Why isn’t there an option to personally support refugee families?

Simply put, we didn’t want our community to have to choose between supporting our church and supporting refugee families. Instead, we decided that it was more effective for our community to both support Forefront and know that as we support our church, we’re also supporting refugees in our city and beyond.

For those who are interested in personally supporting refugees, we encourage you to join Greater NYC Families for Syria and participate in the great work happening with them. 

Why are we giving 12% to support refugee families?

Throughout the years Christian tradition has dictated a tithe of 10%, which stems from Jewish Levitical laws of the Old Testament. We know that every dollar counts and in some ways, 10% of our giving is a sacrifice for Forefront Brooklyn. CS Lewis had a popular quote that goes like this,

“I do not believe one can settle how much we ought to give. I am afraid the only safe rule is to give more than we can spare.”

Although it sounds like a trite number, giving a little more, 12% of our total puts us in a position of truly trusting God with our provisions. We want to practice what we preach, and we hope that our community’s generosity spills over to others.

What do we do if we exceed our goal of $60,000?

Our hope is that we get an abundance, which will allow us to reimplement effective ministries like MidrashNYC, Marriage and Singles Retreats, and Leadership Retreats. Our hope is that we’re able to add those ministries back into the life of Forefront. Remember, whatever we get above our goal allows us to give even more to Refugee Relief.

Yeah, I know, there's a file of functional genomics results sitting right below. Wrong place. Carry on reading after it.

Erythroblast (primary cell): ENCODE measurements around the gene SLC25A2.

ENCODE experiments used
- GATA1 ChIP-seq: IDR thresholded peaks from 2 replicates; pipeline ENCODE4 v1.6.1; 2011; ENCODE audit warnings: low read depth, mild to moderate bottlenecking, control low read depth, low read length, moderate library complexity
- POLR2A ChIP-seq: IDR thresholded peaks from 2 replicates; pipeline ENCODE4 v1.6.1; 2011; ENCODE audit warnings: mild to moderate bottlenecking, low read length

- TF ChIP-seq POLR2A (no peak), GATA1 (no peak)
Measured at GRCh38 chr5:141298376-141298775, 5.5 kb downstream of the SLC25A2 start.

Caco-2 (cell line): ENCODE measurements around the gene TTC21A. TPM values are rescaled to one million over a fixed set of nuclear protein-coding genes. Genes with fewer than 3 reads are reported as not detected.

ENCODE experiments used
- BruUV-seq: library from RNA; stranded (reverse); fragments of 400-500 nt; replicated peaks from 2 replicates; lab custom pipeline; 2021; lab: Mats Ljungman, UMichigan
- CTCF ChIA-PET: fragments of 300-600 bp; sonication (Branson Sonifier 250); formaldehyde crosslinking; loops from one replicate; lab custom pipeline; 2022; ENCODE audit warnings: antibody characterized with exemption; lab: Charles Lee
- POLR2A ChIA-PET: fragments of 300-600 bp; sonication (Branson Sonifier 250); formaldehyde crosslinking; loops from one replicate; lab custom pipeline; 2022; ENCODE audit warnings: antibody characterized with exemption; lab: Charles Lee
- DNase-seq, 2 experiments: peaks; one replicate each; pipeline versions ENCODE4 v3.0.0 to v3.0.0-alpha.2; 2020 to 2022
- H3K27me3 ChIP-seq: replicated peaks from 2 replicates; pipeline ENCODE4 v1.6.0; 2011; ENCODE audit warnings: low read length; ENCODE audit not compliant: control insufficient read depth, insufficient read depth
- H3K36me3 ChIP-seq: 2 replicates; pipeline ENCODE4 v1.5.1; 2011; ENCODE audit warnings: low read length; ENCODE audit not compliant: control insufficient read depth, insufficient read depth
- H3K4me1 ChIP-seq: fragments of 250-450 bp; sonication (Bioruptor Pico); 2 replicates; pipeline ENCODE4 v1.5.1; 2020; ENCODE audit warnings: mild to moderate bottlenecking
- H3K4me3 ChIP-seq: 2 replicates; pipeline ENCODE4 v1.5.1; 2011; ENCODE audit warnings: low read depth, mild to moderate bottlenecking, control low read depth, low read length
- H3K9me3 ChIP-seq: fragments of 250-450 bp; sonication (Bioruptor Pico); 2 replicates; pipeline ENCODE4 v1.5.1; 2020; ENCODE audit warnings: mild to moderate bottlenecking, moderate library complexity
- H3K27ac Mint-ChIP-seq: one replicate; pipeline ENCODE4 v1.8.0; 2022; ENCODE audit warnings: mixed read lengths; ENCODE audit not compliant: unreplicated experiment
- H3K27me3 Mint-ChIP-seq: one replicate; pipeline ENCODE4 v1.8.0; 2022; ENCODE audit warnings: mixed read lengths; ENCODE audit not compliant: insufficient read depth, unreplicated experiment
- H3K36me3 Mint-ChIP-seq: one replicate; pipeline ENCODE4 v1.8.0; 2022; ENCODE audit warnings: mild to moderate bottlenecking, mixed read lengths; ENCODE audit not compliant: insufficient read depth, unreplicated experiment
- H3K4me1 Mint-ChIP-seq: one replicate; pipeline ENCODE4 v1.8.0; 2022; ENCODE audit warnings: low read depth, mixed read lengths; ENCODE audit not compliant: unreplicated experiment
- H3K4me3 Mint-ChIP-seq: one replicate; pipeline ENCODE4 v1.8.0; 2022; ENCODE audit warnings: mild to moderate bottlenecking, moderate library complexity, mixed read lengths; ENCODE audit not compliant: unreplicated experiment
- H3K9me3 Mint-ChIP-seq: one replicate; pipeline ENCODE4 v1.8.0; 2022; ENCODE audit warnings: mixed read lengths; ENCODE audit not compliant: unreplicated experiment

What happens if we do not reach our goal of $60,000?

As I’ve previously stated, our church will not close. We’re ultimately a self supporting church. However, I also stated that our margins between giving and expenditures are quite slim. Any decrease in giving will ultimately result in the tightening of our budget even further. These cuts will most likely come in the form of staff salary reductions, which unfortunately hamper our staff’s ability to effectively serve the church.

What can we do to help?

We can give! Choose to give to Forefront Brooklyn Ministries, Forefront Brooklyn Kidstuf, and even Forefront Brooklyn’s general fund!

Pray for our church. We say it every week. Prayer matters and makes a difference. Pray that our church aligns with the calling of God and that we work to bring God’s kingdom to this earth.

Thanks so much for all your help and support! I’m amazed at the way God has used our church community over the past 5 years and I look forward to seeing what God has in store for our future!

- Jonathan Williams, Lead Pastor